4 08 2012

If you ask people about a terrorist attack involving two airplanes that killed a large number of civilians, most peoples’ thoughts go immediately to the World Trade Center, when somebody (and just who it was doesn’t matter for the sake of this discussion) dropped the tallest buildings in Manhattan, killing nearly 3,000 people within a few minutes, and causing long-term illness in thousands of others who were exposed  to the cloud of toxic chemicals released or created by the burning and collapse of the buildings.

Few people would think back to August of 1945, when the United States government flew two airplanes into two Japanese cities,  dropped small,  primitive atomic bombs on them, and killed nearly 200,000 civilians, many in the blink of an eye, but many very slowly and painfully from radiation poisoning.   The attacks were totally unnecessary.  Japan had been desperately contacting the U.S and Britain for months, asking for peace, and had consistently been rebuffed.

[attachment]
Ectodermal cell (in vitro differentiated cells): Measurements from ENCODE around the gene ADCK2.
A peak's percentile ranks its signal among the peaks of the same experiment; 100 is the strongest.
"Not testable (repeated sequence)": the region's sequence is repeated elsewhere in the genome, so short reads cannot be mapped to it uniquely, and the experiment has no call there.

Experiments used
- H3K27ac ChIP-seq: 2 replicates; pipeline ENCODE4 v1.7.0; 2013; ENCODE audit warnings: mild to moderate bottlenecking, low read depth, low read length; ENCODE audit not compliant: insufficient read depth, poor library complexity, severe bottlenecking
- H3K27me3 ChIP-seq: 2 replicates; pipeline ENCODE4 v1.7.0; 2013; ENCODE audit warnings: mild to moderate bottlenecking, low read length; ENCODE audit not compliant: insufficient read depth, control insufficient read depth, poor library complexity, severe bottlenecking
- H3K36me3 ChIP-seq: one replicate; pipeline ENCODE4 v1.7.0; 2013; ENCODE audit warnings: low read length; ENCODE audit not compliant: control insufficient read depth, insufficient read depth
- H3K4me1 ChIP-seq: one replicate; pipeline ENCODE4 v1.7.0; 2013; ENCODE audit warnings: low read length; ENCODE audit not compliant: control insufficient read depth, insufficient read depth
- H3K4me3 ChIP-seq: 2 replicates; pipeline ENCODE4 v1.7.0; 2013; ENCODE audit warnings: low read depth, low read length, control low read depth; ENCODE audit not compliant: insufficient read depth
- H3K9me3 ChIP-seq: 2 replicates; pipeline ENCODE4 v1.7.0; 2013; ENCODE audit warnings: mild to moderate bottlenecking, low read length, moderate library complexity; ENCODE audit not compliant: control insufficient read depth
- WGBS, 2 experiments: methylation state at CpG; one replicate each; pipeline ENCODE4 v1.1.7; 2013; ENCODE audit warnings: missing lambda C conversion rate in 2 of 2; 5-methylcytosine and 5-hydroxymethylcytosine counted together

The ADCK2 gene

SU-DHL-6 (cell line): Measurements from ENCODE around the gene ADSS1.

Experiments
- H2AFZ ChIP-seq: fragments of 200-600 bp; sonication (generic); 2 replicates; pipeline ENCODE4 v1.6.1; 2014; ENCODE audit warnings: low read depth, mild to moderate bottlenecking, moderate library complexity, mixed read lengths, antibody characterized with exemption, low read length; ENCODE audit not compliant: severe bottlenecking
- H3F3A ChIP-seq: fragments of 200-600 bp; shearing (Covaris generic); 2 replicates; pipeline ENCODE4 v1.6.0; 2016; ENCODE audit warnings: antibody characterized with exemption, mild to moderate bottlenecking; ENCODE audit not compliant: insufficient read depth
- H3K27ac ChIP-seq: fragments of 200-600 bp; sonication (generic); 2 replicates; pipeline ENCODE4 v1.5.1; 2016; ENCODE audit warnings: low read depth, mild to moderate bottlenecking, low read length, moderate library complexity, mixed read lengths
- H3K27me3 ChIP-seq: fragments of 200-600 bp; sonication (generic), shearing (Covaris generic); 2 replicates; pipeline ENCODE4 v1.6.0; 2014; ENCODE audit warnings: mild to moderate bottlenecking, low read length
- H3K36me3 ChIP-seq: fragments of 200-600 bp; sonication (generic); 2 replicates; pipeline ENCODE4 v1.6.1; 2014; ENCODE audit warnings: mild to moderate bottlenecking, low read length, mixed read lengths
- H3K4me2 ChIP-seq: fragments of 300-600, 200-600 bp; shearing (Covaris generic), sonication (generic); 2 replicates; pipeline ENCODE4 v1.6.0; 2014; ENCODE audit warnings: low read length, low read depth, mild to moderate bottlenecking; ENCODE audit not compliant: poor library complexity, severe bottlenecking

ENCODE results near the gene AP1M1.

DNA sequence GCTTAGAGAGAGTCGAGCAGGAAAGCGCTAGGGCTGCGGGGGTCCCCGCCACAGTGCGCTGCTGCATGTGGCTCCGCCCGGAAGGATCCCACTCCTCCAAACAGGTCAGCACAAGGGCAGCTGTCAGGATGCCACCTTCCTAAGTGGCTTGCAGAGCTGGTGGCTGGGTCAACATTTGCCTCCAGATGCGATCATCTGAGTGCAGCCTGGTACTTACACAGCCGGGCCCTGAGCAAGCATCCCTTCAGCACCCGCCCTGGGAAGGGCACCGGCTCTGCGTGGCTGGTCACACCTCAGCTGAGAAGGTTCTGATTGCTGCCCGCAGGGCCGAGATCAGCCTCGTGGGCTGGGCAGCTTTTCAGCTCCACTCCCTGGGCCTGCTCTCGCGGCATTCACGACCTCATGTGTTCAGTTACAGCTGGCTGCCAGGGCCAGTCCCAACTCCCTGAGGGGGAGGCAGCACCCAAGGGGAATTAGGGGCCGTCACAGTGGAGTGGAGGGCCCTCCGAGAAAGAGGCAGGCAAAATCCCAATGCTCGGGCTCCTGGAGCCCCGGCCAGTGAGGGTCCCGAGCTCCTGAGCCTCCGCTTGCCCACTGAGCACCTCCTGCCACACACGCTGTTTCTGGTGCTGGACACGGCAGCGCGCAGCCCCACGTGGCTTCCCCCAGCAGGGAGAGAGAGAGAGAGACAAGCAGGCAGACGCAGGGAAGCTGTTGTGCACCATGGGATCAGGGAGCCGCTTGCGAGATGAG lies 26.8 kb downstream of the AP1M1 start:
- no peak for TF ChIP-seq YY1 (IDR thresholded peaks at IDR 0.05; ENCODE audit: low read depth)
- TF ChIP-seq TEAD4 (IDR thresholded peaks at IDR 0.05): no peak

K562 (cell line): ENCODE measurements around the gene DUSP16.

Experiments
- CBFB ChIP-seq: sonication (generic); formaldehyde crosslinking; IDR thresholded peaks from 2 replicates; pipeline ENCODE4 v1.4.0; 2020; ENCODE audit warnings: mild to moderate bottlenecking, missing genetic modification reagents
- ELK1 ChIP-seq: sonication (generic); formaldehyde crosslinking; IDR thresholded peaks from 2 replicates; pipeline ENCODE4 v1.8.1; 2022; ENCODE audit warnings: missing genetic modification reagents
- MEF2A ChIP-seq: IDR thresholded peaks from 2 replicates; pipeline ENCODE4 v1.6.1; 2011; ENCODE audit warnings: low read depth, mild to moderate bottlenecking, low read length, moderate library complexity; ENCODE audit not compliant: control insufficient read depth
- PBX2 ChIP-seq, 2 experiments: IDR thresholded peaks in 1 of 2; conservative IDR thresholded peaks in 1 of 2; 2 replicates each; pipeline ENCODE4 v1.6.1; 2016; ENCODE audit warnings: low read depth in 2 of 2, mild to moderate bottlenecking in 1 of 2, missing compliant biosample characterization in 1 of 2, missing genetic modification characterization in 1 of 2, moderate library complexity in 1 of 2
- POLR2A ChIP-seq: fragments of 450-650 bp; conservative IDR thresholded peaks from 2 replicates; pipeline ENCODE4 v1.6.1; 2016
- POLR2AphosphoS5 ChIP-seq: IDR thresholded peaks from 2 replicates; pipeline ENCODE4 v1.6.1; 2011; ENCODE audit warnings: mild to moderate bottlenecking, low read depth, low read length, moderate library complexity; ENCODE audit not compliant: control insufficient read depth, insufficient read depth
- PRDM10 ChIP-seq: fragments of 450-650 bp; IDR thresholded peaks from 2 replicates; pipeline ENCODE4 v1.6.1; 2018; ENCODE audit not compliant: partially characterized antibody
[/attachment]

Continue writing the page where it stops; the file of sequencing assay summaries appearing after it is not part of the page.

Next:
Leo Szilard, one of the scientists who helped develop the atomic bomb, wrote in 1960

“If the Germans had dropped atomic bombs on cities instead of us, we would have defined (it) as a war crime, and we would have sentenced the Germans who were guilty of this crime to death at Nuremberg and hanged them.” Read the rest of this entry »

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